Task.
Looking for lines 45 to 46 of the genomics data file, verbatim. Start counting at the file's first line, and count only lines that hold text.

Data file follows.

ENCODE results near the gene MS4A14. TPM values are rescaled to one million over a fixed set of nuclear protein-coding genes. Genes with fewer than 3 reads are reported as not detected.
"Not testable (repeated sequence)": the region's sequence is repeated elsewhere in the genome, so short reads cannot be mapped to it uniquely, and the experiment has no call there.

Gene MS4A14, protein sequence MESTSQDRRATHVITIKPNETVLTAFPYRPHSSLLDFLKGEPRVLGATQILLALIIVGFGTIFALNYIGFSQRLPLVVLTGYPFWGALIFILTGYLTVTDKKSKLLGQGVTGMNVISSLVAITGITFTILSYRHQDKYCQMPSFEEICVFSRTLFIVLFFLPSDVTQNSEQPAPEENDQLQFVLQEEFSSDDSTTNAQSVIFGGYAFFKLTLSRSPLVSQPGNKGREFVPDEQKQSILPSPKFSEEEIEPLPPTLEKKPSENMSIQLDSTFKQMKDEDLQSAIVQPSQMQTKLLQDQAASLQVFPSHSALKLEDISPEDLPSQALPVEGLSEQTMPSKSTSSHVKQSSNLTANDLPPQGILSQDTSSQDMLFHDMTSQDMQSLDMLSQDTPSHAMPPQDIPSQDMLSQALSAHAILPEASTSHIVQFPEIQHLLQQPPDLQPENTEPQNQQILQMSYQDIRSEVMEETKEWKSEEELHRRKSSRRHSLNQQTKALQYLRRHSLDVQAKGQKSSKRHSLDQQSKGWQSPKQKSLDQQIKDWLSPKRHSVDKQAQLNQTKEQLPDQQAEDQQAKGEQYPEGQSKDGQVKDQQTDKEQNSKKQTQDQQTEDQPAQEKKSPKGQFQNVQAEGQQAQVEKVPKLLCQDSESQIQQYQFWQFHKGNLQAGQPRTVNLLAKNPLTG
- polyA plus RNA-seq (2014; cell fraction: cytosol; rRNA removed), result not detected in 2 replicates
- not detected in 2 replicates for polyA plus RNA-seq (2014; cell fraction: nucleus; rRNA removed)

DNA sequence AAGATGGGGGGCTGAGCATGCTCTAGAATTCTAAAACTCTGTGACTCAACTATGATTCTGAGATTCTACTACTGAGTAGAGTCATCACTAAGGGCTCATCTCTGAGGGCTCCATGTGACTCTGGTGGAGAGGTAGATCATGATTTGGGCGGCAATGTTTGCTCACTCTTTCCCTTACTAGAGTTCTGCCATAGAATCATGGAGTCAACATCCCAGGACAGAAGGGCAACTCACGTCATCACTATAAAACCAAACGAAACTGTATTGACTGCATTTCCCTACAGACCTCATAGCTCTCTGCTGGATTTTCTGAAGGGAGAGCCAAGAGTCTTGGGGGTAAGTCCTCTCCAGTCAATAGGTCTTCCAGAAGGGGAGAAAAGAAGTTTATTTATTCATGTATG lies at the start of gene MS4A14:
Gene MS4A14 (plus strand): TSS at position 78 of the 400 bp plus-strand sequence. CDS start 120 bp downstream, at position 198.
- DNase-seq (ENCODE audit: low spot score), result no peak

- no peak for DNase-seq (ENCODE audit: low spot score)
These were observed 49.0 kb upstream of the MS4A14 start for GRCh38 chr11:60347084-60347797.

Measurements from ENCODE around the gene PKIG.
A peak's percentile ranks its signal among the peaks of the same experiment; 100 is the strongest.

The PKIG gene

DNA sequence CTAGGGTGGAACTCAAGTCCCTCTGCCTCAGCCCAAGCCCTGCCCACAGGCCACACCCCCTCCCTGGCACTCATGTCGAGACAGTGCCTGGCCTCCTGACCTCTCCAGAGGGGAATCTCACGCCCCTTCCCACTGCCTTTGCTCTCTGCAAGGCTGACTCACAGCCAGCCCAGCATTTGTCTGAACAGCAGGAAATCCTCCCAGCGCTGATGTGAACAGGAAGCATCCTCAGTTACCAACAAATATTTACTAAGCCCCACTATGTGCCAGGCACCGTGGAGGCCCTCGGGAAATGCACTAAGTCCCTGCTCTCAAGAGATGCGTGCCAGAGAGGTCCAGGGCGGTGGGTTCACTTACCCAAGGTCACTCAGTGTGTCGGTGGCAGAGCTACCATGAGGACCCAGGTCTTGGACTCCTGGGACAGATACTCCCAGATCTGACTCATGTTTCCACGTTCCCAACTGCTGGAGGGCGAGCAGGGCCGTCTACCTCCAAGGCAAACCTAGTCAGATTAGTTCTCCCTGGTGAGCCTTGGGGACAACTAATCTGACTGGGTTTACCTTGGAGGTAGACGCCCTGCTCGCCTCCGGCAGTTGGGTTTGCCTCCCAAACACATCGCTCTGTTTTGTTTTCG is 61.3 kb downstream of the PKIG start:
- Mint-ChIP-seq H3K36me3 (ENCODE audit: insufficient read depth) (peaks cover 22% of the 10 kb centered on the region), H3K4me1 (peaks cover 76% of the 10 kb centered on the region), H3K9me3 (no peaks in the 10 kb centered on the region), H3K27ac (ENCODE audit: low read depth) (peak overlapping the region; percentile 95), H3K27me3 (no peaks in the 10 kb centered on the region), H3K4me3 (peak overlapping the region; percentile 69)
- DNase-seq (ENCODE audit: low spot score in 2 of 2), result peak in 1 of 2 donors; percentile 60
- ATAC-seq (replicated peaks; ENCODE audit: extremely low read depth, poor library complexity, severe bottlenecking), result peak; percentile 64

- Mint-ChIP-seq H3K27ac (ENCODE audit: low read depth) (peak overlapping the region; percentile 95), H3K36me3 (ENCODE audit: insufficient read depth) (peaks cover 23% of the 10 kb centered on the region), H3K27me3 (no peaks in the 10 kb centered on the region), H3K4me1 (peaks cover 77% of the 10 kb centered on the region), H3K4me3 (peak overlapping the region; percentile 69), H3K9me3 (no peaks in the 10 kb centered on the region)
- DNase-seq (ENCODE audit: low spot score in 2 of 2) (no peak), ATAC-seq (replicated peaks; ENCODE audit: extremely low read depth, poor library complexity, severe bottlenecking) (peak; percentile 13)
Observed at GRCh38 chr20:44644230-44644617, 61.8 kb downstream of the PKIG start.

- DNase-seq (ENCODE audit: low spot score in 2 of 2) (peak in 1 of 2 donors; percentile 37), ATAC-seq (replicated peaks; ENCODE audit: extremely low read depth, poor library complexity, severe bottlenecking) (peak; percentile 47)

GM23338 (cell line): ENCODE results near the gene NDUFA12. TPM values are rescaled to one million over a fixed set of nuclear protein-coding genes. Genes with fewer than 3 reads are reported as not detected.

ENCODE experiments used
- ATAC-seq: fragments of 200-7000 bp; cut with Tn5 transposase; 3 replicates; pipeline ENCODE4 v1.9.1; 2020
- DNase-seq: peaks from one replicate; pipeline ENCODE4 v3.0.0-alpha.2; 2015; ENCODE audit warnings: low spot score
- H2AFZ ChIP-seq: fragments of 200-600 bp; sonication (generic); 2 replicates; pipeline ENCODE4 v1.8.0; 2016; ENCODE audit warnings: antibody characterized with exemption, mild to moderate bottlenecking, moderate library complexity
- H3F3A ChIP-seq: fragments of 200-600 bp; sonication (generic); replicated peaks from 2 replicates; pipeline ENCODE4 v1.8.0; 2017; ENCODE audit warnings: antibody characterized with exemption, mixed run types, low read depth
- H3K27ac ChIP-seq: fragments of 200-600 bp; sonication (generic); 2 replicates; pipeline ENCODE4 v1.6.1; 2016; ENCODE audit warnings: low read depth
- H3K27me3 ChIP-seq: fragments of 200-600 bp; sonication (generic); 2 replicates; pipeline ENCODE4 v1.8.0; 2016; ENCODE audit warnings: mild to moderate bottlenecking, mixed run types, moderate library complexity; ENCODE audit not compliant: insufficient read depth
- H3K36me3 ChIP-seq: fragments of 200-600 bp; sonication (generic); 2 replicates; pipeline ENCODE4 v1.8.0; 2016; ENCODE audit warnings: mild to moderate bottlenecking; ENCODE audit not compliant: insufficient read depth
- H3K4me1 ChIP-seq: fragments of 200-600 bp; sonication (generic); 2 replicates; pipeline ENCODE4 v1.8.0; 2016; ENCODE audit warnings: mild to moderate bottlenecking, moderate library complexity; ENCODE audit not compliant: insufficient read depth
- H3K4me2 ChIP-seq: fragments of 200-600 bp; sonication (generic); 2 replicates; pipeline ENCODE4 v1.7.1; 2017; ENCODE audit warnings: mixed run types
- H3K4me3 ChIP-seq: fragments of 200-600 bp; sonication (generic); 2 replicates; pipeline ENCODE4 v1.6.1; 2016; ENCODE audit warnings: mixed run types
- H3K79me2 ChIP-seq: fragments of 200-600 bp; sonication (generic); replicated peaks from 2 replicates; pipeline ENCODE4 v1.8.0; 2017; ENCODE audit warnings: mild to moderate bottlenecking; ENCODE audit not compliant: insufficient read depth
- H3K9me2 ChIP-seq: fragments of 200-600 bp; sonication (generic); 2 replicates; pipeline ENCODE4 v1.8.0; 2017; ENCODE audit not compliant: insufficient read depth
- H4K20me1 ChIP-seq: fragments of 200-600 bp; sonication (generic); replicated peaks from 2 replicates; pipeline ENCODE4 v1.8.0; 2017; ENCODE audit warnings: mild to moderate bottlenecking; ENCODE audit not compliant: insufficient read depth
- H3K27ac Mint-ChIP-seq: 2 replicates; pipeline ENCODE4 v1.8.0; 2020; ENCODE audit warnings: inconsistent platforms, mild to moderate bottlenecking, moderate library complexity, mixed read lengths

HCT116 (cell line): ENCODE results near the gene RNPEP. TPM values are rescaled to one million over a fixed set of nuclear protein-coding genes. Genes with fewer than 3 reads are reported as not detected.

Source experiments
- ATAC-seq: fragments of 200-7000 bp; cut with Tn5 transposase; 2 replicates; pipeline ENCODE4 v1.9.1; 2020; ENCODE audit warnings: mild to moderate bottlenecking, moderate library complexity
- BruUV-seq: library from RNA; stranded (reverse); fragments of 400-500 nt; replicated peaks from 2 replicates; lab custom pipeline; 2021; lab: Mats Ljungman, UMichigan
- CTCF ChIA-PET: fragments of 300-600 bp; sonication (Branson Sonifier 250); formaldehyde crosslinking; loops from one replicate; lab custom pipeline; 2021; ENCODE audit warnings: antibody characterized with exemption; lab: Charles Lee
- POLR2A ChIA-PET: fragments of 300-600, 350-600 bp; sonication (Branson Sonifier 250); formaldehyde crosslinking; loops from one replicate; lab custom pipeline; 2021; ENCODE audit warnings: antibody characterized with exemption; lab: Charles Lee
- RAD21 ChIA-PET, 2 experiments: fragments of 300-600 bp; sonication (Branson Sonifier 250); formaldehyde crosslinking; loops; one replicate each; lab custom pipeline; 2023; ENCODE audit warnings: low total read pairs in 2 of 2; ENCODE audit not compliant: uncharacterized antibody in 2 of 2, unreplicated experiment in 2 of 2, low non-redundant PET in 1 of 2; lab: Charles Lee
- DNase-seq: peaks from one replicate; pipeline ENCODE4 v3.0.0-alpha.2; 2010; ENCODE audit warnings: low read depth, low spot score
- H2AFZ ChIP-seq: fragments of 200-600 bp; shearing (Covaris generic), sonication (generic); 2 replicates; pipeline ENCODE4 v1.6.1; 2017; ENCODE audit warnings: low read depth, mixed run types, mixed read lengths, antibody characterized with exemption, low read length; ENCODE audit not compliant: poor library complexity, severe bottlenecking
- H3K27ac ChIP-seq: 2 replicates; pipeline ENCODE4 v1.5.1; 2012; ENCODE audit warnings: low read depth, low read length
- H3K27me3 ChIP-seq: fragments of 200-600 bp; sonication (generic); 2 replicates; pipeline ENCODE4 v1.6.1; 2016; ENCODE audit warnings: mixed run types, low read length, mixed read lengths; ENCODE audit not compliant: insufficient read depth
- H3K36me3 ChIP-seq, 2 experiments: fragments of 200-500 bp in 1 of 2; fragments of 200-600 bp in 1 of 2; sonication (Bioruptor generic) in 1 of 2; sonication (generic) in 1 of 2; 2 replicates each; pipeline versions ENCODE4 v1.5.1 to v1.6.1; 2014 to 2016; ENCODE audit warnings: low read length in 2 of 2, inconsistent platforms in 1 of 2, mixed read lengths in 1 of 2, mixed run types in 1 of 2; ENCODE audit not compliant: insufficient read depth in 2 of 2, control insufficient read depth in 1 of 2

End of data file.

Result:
- DNase-seq: peaks from one replicate; pipeline ENCODE4 v3.0.0-alpha.2; 2010; ENCODE audit warnings: low read depth, low spot score
- H2AFZ ChIP-seq: fragments of 200-600 bp; shearing (Covaris generic), sonication (generic); 2 replicates; pipeline ENCODE4 v1.6.1; 2017; ENCODE audit warnings: low read depth, mixed run types, mixed read lengths, antibody characterized with exemption, low read length; ENCODE audit not compliant: poor library complexity, severe bottlenecking